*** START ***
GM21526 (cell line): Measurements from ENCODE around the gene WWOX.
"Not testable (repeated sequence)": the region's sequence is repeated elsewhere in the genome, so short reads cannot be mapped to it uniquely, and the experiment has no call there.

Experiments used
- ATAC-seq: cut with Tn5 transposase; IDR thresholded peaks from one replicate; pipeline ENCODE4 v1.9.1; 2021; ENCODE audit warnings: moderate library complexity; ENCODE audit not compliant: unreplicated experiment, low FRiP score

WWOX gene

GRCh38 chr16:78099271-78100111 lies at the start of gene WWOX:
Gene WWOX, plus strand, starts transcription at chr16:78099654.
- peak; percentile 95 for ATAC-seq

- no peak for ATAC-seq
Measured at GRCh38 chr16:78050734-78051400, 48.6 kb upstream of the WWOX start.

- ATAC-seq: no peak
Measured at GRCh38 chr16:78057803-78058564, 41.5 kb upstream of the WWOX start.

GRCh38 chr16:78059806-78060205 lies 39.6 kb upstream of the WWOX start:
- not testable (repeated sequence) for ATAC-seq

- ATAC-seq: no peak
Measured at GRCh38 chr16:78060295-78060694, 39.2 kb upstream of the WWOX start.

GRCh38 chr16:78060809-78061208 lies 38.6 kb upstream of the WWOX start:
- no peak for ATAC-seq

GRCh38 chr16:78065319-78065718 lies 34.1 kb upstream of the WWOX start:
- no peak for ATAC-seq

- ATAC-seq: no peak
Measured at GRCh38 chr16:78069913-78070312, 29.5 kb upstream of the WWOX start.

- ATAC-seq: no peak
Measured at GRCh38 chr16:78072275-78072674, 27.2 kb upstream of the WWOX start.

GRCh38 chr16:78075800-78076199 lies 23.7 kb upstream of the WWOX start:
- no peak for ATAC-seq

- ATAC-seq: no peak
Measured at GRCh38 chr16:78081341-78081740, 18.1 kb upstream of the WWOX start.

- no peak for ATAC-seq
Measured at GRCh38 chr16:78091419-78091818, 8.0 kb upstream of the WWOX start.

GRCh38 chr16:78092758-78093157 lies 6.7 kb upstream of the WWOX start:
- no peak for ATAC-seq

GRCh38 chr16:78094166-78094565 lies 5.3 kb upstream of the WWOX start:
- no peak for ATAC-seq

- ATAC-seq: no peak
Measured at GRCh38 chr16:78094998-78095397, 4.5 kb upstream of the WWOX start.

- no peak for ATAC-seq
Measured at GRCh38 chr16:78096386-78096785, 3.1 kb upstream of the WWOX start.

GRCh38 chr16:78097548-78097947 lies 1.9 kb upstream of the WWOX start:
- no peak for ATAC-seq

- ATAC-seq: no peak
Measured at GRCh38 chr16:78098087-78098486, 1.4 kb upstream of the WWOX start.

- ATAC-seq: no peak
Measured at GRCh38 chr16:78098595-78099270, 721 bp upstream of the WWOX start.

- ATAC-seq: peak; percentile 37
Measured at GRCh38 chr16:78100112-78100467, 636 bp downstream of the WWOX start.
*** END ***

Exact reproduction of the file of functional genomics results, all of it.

GM21526 (cell line): Measurements from ENCODE around the gene WWOX.
"Not testable (repeated sequence)": the region's sequence is repeated elsewhere in the genome, so short reads cannot be mapped to it uniquely, and the experiment has no call there.

Experiments used
- ATAC-seq: cut with Tn5 transposase; IDR thresholded peaks from one replicate; pipeline ENCODE4 v1.9.1; 2021; ENCODE audit warnings: moderate library complexity; ENCODE audit not compliant: unreplicated experiment, low FRiP score

WWOX gene

GRCh38 chr16:78099271-78100111 lies at the start of gene WWOX:
Gene WWOX, plus strand, starts transcription at chr16:78099654.
- peak; percentile 95 for ATAC-seq

- no peak for ATAC-seq
Measured at GRCh38 chr16:78050734-78051400, 48.6 kb upstream of the WWOX start.

- ATAC-seq: no peak
Measured at GRCh38 chr16:78057803-78058564, 41.5 kb upstream of the WWOX start.

GRCh38 chr16:78059806-78060205 lies 39.6 kb upstream of the WWOX start:
- not testable (repeated sequence) for ATAC-seq

- ATAC-seq: no peak
Measured at GRCh38 chr16:78060295-78060694, 39.2 kb upstream of the WWOX start.

GRCh38 chr16:78060809-78061208 lies 38.6 kb upstream of the WWOX start:
- no peak for ATAC-seq

GRCh38 chr16:78065319-78065718 lies 34.1 kb upstream of the WWOX start:
- no peak for ATAC-seq

- ATAC-seq: no peak
Measured at GRCh38 chr16:78069913-78070312, 29.5 kb upstream of the WWOX start.

- ATAC-seq: no peak
Measured at GRCh38 chr16:78072275-78072674, 27.2 kb upstream of the WWOX start.

GRCh38 chr16:78075800-78076199 lies 23.7 kb upstream of the WWOX start:
- no peak for ATAC-seq

- ATAC-seq: no peak
Measured at GRCh38 chr16:78081341-78081740, 18.1 kb upstream of the WWOX start.

- no peak for ATAC-seq
Measured at GRCh38 chr16:78091419-78091818, 8.0 kb upstream of the WWOX start.

GRCh38 chr16:78092758-78093157 lies 6.7 kb upstream of the WWOX start:
- no peak for ATAC-seq

GRCh38 chr16:78094166-78094565 lies 5.3 kb upstream of the WWOX start:
- no peak for ATAC-seq

- ATAC-seq: no peak
Measured at GRCh38 chr16:78094998-78095397, 4.5 kb upstream of the WWOX start.

- no peak for ATAC-seq
Measured at GRCh38 chr16:78096386-78096785, 3.1 kb upstream of the WWOX start.

GRCh38 chr16:78097548-78097947 lies 1.9 kb upstream of the WWOX start:
- no peak for ATAC-seq

- ATAC-seq: no peak
Measured at GRCh38 chr16:78098087-78098486, 1.4 kb upstream of the WWOX start.

- ATAC-seq: no peak
Measured at GRCh38 chr16:78098595-78099270, 721 bp upstream of the WWOX start.

- ATAC-seq: peak; percentile 37
Measured at GRCh38 chr16:78100112-78100467, 636 bp downstream of the WWOX start.